Wednesday, January 13, 2010

Bibliotherapy I – Self-Help Books

Bibliotherapy is when a person is either prescribed a self-help book from a therapist or decides to work through one on their own. The amount of therapist involvement can vary greatly, though generally I advise people to have some supervision. Bibliotherapy may prove helpful in most psychiatric disorders, although it is less effective for thought disorders or psychoses.

In one study, bibliotherapy was one of 4 self-help treatments all of which showed a decrease in alcohol consumption, even at 1 year follow up.

A meta-analytic study, looking at self-help books, concluded, “…bibliotherapy may be moderately effective…” but had inadequate information on whom the therapy might work best for.

Another study found bibliotherapy to be effective in depressed older adults.

A 1994 study demonstrating the effectiveness of bibliotherapy in panic disorder to be similar to group therapy.

Another meta-analytic study found “…that bibliotherapy is an effective treatment for unipolar depression. Bibliotherapy is as effective as individual or group therapy.”

This is a newer study, meta-analysis again, which I am citing because it highlights an important point. The authors concluded there was insufficient evidence for the efficacy of bibliotherapy in a group aged 14 – 18 years. However, only one self-help book was used and there could be large variation in how an individual responds to a particular book. There is also the issue of how relevant the content of a book is to a particular age group (and this could be extended to groups of people with different types of disorders).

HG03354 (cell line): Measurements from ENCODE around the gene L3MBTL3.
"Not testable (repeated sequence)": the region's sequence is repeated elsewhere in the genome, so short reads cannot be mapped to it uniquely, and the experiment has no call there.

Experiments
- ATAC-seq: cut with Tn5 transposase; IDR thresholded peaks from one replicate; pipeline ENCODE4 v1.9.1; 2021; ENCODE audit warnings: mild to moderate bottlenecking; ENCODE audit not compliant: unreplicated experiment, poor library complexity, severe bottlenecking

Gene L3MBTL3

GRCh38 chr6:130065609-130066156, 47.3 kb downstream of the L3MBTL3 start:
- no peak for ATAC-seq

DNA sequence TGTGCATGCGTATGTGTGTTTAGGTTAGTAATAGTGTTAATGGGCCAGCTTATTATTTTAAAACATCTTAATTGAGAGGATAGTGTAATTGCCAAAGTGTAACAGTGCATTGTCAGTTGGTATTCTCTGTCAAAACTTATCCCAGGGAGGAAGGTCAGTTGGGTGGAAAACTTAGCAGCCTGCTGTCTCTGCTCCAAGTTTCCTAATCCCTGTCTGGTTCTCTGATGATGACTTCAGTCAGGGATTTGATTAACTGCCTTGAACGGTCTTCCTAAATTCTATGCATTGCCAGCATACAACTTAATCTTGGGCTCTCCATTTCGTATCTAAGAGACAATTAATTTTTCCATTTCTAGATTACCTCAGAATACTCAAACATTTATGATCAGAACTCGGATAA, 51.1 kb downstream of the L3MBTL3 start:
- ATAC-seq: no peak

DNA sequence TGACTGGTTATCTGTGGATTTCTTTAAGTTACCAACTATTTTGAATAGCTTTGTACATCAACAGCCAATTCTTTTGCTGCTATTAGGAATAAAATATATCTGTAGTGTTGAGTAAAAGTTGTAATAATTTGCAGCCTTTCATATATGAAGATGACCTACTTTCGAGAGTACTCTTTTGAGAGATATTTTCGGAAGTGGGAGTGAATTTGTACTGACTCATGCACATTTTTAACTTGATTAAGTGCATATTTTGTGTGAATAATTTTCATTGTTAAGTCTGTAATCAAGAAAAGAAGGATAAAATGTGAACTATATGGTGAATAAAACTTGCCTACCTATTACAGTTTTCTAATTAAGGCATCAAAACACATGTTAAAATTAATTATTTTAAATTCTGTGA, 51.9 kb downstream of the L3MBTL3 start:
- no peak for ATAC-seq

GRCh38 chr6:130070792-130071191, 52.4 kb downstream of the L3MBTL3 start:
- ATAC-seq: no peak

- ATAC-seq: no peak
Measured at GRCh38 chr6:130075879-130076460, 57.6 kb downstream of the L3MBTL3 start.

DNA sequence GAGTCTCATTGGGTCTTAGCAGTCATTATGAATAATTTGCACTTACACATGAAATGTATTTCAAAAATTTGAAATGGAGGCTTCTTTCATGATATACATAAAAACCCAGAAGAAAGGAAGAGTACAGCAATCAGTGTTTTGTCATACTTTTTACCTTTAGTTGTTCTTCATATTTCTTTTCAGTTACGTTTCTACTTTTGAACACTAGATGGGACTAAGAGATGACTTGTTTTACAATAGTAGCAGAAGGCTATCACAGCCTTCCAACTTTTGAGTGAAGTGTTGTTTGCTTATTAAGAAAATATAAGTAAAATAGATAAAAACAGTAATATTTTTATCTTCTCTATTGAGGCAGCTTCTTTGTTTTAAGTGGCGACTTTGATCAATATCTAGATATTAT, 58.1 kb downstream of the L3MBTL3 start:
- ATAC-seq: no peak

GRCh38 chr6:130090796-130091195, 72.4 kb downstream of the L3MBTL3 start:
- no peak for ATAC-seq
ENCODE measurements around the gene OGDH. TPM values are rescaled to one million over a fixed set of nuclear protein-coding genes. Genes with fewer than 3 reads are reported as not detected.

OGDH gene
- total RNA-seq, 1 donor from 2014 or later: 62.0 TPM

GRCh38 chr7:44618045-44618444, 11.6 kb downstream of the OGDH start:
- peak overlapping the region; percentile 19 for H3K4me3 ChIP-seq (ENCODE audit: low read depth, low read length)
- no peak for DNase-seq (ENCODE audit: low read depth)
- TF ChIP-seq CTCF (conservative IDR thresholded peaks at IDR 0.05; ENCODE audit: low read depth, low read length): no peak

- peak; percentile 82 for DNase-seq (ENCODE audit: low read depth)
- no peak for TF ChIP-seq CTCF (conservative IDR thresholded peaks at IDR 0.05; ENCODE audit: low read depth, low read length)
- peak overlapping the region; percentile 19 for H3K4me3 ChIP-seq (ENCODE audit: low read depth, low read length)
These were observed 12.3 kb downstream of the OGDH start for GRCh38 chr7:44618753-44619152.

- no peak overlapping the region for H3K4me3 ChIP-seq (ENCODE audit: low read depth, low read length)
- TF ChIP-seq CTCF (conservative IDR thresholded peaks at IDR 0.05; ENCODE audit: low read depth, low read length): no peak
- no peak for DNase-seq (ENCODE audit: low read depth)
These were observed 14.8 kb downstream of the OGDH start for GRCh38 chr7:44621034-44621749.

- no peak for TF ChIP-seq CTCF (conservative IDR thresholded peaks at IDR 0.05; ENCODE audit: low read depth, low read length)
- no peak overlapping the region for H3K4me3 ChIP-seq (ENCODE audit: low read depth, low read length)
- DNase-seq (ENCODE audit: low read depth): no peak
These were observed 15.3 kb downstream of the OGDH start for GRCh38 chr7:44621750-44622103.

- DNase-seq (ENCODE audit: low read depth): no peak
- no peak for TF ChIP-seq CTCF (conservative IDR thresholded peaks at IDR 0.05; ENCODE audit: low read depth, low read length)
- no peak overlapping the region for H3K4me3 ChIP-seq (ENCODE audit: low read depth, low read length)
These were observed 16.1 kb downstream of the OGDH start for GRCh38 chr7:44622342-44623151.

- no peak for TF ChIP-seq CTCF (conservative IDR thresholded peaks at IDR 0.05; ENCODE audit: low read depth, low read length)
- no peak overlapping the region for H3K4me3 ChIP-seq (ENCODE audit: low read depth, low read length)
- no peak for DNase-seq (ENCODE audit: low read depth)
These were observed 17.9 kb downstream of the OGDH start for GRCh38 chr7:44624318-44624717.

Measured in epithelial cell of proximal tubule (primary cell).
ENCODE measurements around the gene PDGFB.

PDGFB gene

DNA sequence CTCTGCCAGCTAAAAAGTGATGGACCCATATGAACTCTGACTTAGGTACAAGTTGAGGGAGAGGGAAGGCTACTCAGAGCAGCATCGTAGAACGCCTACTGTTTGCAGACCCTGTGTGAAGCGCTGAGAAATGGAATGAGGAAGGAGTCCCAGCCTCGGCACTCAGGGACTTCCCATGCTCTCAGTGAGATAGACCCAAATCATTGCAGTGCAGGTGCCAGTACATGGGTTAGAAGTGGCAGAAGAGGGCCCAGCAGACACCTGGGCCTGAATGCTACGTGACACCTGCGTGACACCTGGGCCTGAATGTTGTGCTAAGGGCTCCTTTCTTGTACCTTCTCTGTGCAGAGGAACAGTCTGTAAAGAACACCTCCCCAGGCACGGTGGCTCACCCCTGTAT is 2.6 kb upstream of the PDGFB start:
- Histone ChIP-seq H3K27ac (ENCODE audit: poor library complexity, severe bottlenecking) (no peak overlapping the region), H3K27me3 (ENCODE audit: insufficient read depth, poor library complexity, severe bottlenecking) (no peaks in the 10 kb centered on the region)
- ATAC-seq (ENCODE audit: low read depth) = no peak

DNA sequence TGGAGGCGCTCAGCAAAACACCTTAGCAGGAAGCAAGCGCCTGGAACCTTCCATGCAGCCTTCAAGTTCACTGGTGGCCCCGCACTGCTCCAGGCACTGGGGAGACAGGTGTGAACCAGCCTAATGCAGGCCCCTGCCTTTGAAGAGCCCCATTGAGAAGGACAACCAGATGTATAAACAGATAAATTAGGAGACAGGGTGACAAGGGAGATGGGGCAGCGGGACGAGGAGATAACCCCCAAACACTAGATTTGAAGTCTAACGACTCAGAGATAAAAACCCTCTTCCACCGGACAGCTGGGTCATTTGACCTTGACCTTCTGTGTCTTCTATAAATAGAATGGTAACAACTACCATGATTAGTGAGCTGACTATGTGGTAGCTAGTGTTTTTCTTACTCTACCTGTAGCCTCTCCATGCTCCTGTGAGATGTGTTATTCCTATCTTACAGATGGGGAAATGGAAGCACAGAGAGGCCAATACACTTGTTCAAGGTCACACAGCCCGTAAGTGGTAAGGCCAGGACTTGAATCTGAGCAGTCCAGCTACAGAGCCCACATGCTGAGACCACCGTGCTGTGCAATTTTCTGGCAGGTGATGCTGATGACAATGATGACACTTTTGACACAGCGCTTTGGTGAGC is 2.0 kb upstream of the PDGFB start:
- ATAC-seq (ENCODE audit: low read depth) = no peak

This is an interesting paper looking at the definitions of bibliotherapy and how to use it more effectively (it is targeted towards librarians working with children, but can easily be generalised).

There are many more studies in this area.

I have reviewed a couple of self-help books and will continue to do more. David Burns' The Feeling Good Handbook is very popular. I, however, found the content to be a little bit threatening. I suppose since it is so popular, I should review it in more detail…

Choosing a self-help book can be a very personal thing. You may find working with more than one to be helpful.

I have begun some revisions on typical CBT and DBT homework since I find most of the exercises dwell too much on the negative (search under label – “worksheets”).

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